each tonne of CO2 implying the consumption of about 360 kilograms of oxygen (mostly coal consumption)
Each tonne of CO2 implies the consumption of 720 kg (0.72 tonnes) of oxygen, as there are two oxygen atoms in each molecule of CO2. Burning hydrocarbon fuels however removes even more oxygen than just that which is bound as CO2, since the hydrogen is also burned to H2O. Acyclic (chain) hydrocarbons as commonly found in fuel oils have approximately twice as many hydrogen atoms as carbon atoms, so each tonne of CO2 produced from burning diesel or other fuel oils (or natural gas) will consume 720 kg of oxygen for itself and another 360 kg of oxygen for the H20.
None of this would have seemed magical to someone from the 1980s, as the precursers to all of it already existed and it was a case of developing the technology further, which given the rate of technological progress at the time seemed very likely. And science-fiction authors and moviemakers had been describing many of those things for at least two decades (Star Trek and 2001 are but examples).
KDE used graphics features that should have worked but didn't everywhere. It was single handedly responsible for pulling up graphical support on Linux desktops and resulted in Compiz and all the other comparable Windows and OS X stuff that came about. Without KDE 4 Linux desktops would still have looked like bloody Motif.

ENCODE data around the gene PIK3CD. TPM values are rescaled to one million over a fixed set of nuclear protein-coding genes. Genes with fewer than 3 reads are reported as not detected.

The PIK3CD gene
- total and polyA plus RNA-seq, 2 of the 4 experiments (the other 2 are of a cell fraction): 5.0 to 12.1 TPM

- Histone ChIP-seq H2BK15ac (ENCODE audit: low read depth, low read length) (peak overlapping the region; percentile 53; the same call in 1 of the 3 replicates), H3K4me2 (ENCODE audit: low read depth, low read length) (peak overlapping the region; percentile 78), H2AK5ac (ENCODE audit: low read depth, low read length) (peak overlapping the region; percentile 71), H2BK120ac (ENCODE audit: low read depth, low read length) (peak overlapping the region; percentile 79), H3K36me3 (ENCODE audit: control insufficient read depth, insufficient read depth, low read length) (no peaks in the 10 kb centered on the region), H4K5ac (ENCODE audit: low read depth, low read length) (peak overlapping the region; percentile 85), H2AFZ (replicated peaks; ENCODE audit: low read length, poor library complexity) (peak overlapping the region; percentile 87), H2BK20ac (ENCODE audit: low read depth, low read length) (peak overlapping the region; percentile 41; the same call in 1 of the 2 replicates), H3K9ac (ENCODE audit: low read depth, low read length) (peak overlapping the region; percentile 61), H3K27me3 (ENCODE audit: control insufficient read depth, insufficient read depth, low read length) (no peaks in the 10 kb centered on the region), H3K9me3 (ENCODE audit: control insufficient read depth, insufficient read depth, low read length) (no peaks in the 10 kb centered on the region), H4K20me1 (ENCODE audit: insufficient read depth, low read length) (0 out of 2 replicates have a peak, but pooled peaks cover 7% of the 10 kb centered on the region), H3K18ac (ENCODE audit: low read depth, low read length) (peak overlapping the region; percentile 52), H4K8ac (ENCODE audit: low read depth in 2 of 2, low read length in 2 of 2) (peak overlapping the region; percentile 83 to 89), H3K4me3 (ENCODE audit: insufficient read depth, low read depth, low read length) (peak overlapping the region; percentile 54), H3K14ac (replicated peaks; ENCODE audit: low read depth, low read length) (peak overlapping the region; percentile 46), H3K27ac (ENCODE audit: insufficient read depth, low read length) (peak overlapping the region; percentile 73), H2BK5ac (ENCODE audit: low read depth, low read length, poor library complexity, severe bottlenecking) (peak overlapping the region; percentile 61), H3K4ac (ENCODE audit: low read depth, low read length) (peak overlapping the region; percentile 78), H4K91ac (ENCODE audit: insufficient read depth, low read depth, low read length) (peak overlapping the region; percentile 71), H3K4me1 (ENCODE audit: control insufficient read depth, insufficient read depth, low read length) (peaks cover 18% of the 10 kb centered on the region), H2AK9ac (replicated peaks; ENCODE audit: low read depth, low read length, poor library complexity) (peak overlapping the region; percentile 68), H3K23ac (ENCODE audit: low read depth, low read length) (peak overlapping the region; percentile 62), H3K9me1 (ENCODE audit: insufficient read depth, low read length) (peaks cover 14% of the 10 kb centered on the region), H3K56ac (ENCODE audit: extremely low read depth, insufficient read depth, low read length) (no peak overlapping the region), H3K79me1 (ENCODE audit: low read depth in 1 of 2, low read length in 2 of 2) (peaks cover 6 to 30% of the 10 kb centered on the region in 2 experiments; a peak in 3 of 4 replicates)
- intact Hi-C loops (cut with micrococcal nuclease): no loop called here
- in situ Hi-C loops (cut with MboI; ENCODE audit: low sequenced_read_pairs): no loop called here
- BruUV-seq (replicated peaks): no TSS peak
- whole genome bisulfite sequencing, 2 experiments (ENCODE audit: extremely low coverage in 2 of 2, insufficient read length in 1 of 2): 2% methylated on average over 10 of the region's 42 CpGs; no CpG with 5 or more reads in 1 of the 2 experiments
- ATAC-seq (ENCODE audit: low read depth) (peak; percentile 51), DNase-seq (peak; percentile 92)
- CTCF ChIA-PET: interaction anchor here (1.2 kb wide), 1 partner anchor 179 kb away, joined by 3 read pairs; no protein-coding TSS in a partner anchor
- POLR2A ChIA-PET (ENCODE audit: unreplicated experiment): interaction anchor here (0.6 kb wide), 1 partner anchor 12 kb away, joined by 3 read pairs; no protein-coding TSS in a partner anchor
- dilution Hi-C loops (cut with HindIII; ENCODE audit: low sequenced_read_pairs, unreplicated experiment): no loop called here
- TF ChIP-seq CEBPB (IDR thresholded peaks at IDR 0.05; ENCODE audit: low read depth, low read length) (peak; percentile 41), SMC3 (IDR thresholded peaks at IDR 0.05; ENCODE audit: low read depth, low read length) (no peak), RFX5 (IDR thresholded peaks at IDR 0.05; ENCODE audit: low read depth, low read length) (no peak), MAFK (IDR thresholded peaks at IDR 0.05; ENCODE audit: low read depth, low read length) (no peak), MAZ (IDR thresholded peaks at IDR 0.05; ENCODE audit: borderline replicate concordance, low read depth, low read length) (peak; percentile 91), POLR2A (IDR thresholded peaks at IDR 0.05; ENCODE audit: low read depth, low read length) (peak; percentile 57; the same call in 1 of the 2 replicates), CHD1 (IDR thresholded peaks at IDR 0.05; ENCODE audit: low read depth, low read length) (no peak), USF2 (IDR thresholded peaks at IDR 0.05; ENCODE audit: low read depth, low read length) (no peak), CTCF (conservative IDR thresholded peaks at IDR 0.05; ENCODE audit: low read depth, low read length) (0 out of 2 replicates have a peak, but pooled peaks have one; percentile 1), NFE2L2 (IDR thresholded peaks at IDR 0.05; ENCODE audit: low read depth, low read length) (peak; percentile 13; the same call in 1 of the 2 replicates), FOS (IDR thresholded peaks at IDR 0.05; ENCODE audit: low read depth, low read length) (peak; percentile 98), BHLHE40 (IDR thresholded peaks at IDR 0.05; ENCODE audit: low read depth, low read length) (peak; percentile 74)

Compiz predates KDE4 by about 2 years.
Injuries yes, but nothing comparable to that from a full-sized prop or helicopter rotor.
I wasn't thinking so much of laws as the situational awareness needed to operate a much larger machine in a confined and uncontrolled space around people.
Most of that picnic-table sized area are the wings. The fuselage is maybe 10-12 inches across (there is a closeup photo in the article). The spare lifting capacity after batteries is one or two orders of magnitude too low to carry a human. On the other hand it won't do much damage if it hits someone or someone gets too close to the props.
Once you're at the size needed to safely lift a human the requirements for same landing and take off around trees, buildings, animals and people are much more stringent and would need a human operator, at which point a small helicopter will be cheaper and easier (at this time anyway, maybe one day
I bet BIC have sold more than a billion Biros. And disposable razors.
It most likely wouldn't have a pause in spoken speech, "Uncle Jack" being treated as a single unit in this case. Replace it mentally with "Dad" or "little sister" and you'll see there's no pause. If it was "Jack, my uncle," then there would be appropriate pauses.
Consider the postage stamp: its usefulness consists in the ability to stick to one thing till it gets there. -- Josh Billings